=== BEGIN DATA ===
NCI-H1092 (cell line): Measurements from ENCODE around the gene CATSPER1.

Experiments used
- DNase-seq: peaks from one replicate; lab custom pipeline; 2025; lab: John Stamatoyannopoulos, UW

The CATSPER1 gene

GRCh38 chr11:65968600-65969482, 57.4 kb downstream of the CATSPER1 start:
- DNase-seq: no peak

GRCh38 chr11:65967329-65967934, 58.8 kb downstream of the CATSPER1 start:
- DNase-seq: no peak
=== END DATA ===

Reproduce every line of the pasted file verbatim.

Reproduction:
NCI-H1092 (cell line): Measurements from ENCODE around the gene CATSPER1.

Experiments used
- DNase-seq: peaks from one replicate; lab custom pipeline; 2025; lab: John Stamatoyannopoulos, UW

The CATSPER1 gene

GRCh38 chr11:65968600-65969482, 57.4 kb downstream of the CATSPER1 start:
- DNase-seq: no peak

GRCh38 chr11:65967329-65967934, 58.8 kb downstream of the CATSPER1 start:
- DNase-seq: no peak